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Thread: Definite Integral Problem

  1. #1
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    Definite Integral Problem

    Attached is a problem I hand wrote. I don't get why on the first step, it has to be multiplied by -(1/2). is that part of a rule? Thanks!
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  2. #2
    Super Member Random Variable's Avatar
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    simple substitution

    $\displaystyle \int (5-2t)^{4} \ dt $

    let $\displaystyle u = 5-2t$

    then $\displaystyle du = -2 \ dt$

    which means that $\displaystyle dt = -\frac{du}{2} $

    so $\displaystyle \int (5-2t)^{4} \ dt = \int u^{4}\Big(-\frac{du}{2}\Big) = -\frac{u^{5}}{10} + C = -\frac{(5-2t)^{5}}{10} + C$
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  3. #3
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    I flipped through my textbook and it didn't say that it had to multiply (-1/2). How come it needs to multiply that? I'm still confused
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    Senior Member AllanCuz's Avatar
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    Quote Originally Posted by fabxx View Post
    I flipped through my textbook and it didn't say that it had to multiply (-1/2). How come it needs to multiply that? I'm still confused
    You do know what the chain rule is? What we're looking for when we take

    $\displaystyle \int f(x)dx $ is some function $\displaystyle g(x) $ that when we differentiate it, it becomes $\displaystyle f(x) $. In other words, $\displaystyle g`(x) = f(x) $

    So to see why you need the -1/2 differentiate the answer and see what you get. You will notice that without the -1/2 you DO NOT obtain what was inside the integral!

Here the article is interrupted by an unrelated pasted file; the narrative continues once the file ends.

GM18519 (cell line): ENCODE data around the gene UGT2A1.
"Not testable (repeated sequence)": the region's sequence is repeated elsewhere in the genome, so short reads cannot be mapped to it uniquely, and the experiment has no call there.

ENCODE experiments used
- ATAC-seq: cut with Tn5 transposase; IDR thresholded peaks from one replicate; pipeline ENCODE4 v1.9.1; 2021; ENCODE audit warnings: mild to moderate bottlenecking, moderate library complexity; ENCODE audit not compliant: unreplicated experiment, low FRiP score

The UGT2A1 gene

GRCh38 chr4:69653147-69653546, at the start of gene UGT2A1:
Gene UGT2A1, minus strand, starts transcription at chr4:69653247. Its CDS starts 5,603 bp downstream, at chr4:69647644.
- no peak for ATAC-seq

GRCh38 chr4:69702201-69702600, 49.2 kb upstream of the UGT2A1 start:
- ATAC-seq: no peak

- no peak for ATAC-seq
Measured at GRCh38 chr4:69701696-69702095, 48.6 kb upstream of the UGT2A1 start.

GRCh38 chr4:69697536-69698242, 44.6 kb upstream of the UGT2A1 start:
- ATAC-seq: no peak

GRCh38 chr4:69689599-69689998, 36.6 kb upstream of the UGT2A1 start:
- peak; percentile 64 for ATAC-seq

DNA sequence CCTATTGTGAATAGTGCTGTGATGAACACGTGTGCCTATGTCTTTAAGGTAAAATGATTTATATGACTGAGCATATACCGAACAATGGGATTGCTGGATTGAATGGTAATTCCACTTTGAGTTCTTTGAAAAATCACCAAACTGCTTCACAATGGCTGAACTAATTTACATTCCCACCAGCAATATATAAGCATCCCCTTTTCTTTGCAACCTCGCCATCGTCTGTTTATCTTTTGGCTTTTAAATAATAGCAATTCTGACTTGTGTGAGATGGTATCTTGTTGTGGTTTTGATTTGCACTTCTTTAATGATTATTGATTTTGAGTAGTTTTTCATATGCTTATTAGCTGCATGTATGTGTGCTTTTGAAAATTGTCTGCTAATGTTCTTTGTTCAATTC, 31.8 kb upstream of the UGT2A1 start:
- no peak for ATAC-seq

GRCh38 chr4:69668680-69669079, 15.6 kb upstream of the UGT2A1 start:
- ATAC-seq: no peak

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  5. #5
    Super Member Random Variable's Avatar
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    Because when you make the substitution, you switch from integrating with respect to $\displaystyle t$ to integrating with respect to $\displaystyle u$. To do that you need to know how to write $\displaystyle dt$ in terms of $\displaystyle du$. Have you covered integration by substitution in class?
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  6. #6
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    I understand that if I don't get (-1/2) it won't be the original problem and i do understand the chain rule.

    if its the chain rule

    should the anti differentiation of (-2t) = -2 [(t^2)/2] ?

    Thanks!
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  7. #7
    Senior Member AllanCuz's Avatar
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    Quote Originally Posted by fabxx View Post
    I understand that if I don't get (-1/2) it won't be the original problem and i do understand the chain rule.

    if its the chain rule

    should the anti differentiation of (-2t) = -2 [(t^2)/2] ?

    Thanks!
    $\displaystyle (5-2t)^4 $ this is what we want to get back to...

    If we differentiate

    $\displaystyle \frac { (5-2t)^5}{5} $ we get $\displaystyle -2(5-2t)^4 $ which is not what we originally had. Note that if we divide by -2 we end up with the same result, thus the anti derivative is

    $\displaystyle \frac { (5-2t)^5}{5} * - \frac{1}{2} $

    ...
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  8. #8
    MHF Contributor chiph588@'s Avatar
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    $\displaystyle (5-2t)^4 = 2^4(t-\tfrac52)^4 $

    So $\displaystyle \int (5-2t)^4dt = 2^4\int (t-\tfrac52)^4dt = \frac{2^4}{5}(t-\tfrac52)^5+C = \frac{2^5}{2\cdot5}(t-\tfrac52)^5+C =$ $\displaystyle \left(-\frac12\right)\cdot \frac{(5-2t)^5}{5}+C $
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